, August 09, 2022

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Vallejo received 1,049 applicants for 51 affordable housing units in 3 hours


  •   3 min reads
Vallejo received 1,049 applicants for 51 affordable housing units in 3 hours
A permanent supportive housing project under construction on Sacramento Street. Photo: John Glidden.

VALLEJO – Vallejo city officials said Tuesday that massive demand for a 75-unit permanent supportive housing project on Sacramento Street led to closing of applications only three hours after they were open.

The project is expected to begin housing chronically unsheltered people starting in January. During their meeting Tuesday, members of the Vallejo City Council expressed a desire to see the 74 units be reserved for Vallejo residents. One unit is reserved for an on-site manager.

“To me, it’s very important that we help people that are here, this is being built in Vallejo,” said Councilmember Mina Loera-Diaz, District 3. “We are taking on the responsibility of having whatever happens in that neighborhood and [having] neighbors complaining to us.”

Loera-Diaz’s comments came following a presentation from Eden Housing, which is developing the project using modular housing from Mare Island-based Factory_OS.

Samantha Meyer, project developer with Eden, said the residents would come from two groups: 51 of the units would be drawn from a Vallejo Housing Authority (VHA) waitlist, while 23 units would be filled from the No Place Like Home program, which serves homeless people with severe mental illness county-wide.

Assistant City Manager Gillian Hayes said the city received 1,049 applications to be on the VHA waitlist. That waitlist opened on July 22 and closed after just three hours due to the amount of interest, she added. City officials originally said that the wait list would be open for two weeks or until it received 1,000 applications.

“What that tells us is that the need is very great and the housing opportunities are very few,” Hayes said.

Those drawn from the VHA waitlist must be between 20 to 40 percent of the local area median income .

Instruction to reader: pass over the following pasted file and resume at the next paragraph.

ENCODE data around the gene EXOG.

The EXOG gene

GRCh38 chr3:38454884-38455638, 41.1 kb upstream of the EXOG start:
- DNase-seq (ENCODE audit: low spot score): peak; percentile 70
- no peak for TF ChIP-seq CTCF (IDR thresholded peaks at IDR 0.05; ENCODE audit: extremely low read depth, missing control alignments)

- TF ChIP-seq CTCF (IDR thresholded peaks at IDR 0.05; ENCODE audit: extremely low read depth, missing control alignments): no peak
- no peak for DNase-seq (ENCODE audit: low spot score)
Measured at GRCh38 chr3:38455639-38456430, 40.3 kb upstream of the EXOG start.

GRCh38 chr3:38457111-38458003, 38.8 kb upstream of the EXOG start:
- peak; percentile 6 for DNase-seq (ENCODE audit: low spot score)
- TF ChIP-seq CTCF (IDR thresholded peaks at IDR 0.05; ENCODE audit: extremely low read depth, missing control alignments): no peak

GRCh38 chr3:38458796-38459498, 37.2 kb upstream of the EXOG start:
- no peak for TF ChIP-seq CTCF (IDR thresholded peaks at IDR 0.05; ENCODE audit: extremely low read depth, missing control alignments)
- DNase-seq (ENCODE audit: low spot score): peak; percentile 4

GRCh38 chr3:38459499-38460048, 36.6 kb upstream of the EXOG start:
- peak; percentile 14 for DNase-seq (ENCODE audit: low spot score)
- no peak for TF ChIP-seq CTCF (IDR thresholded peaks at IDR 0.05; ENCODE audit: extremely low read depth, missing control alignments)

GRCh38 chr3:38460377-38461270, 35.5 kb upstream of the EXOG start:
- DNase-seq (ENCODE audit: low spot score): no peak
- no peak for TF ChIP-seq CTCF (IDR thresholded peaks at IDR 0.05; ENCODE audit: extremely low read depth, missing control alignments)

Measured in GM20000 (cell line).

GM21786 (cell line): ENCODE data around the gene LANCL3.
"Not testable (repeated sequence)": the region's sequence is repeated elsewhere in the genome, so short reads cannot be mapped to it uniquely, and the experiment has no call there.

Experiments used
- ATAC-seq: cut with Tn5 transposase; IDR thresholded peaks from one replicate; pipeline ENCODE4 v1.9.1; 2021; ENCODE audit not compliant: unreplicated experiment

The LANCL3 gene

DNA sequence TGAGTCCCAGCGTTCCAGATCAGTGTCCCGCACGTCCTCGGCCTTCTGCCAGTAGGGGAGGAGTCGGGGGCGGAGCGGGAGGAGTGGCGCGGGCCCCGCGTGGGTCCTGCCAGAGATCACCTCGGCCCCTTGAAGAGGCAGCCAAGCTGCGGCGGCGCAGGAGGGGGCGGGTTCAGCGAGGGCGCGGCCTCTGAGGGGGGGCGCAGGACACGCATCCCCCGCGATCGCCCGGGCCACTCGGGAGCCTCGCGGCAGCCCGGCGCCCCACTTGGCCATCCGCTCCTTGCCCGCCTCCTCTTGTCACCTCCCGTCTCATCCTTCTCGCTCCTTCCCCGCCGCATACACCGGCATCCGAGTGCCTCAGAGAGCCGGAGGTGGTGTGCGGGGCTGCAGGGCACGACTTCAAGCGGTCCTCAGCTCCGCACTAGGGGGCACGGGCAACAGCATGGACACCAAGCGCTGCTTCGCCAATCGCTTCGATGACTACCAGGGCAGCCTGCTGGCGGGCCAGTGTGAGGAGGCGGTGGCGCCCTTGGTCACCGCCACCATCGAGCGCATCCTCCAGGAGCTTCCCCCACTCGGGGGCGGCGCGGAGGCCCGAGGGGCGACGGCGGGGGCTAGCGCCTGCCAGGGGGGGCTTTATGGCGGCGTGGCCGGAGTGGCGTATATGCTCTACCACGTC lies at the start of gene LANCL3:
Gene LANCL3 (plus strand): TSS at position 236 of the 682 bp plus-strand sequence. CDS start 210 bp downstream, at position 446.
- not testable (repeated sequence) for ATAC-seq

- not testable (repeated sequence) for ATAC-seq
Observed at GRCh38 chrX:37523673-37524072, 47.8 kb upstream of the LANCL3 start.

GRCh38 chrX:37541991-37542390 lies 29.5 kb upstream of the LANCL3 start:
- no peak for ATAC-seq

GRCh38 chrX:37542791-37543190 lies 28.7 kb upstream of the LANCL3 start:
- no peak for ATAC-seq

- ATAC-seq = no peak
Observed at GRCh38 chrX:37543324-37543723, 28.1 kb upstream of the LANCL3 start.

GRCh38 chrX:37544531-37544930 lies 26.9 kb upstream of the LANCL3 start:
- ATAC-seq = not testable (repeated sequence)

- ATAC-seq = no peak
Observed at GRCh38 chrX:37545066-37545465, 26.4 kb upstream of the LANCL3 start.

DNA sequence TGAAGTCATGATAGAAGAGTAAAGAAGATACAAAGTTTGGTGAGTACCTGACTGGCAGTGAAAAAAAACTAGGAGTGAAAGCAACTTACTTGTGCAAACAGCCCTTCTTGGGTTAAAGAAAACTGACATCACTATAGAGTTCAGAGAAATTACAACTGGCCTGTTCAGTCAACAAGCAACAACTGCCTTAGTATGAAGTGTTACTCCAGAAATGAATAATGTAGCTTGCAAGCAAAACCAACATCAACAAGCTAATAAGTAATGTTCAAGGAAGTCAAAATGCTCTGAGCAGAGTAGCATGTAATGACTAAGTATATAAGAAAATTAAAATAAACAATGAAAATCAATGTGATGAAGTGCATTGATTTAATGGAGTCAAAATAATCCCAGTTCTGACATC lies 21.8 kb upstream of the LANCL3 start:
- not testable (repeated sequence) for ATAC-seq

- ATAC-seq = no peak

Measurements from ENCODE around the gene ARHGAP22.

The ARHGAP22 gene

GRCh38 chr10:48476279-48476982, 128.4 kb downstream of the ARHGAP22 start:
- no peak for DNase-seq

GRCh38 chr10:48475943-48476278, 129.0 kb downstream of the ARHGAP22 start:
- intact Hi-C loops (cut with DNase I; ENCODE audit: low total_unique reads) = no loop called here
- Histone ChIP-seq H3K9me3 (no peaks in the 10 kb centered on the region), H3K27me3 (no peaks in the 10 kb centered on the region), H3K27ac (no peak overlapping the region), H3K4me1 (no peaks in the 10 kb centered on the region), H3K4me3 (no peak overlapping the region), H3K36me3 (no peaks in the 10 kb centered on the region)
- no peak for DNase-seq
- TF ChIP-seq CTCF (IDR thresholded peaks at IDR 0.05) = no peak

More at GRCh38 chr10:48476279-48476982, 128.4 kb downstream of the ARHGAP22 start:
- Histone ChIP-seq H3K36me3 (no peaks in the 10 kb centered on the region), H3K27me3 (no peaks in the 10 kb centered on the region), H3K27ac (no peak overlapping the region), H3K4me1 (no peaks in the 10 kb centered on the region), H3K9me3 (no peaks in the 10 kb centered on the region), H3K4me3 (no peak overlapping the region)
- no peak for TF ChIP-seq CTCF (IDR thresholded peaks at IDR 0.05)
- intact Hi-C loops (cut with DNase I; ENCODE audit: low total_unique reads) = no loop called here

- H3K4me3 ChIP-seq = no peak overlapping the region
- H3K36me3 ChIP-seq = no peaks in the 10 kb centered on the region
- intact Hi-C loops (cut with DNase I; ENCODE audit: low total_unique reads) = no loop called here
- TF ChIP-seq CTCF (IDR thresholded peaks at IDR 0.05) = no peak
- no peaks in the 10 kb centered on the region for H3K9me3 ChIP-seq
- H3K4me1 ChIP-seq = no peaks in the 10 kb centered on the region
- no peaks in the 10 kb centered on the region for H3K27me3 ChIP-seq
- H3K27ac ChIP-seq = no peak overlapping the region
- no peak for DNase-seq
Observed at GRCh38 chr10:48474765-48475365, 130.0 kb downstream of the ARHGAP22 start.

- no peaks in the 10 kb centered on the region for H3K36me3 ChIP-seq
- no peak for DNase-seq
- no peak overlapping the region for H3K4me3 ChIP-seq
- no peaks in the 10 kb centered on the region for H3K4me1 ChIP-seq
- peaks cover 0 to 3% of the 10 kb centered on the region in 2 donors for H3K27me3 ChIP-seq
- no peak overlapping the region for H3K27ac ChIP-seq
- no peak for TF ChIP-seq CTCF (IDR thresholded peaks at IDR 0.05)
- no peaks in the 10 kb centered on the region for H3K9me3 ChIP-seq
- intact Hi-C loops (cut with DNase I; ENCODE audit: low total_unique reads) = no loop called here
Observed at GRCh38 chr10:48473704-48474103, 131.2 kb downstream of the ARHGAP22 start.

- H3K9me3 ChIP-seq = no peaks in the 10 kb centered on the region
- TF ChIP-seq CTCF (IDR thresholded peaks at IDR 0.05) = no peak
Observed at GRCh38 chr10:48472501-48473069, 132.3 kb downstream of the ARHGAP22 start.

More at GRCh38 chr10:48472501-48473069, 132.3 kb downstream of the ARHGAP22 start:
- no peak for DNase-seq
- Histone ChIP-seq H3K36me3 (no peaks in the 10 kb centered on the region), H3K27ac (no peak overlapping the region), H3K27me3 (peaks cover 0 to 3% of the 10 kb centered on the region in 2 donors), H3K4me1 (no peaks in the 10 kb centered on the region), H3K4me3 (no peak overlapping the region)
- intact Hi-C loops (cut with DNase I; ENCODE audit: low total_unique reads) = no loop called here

Those with No Place Like Home must make 20 percent local area median income to be eligible.

The news that 23 units wouldn’t be guaranteed for Vallejo residents and will instead be open to residents throughout the county didn’t sit well with some of the council.

“I’d like them to all be from Vallejo,” said Vice Mayor Rozzana Verder-Aliga, District 1. “We have more than enough homeless folks in Vallejo to fill the 75-unit facility.”

Loera-Diaz said that the city seems “to always get the short end of the stick.”

“I love my city and I want my city to be safe and clean for everybody,” Loera-Diaz added. “If we’re doing this, I want to see it help those that are here and those that are on the street.”

There were questions as well regarding how the unhoused were informed about the waitlist.

Hayes said the application process was held online and the city also emailed existing voucher holders.

“We also got the information out to the service providers who are actually boots on the ground right now providing services in the different homeless neighborhoods here in the city and they got that information out to people as well,” Hayes said.

The city recently revealed some difficulties in funding the project as it  revealed earlier this month that due to an unspecified error Vallejo must pay back $2.6 million in federal grants associated with the project.

“We are frustrated and embarrassed to learn that a series of former management’s missteps on the City’s behalf resulted in the loss of a portion of the grant funding towards this project,” Hayes said in a statement.

Hayes further said delays in purchasing the property and construction contributed to the federal government asking the city to return the money.

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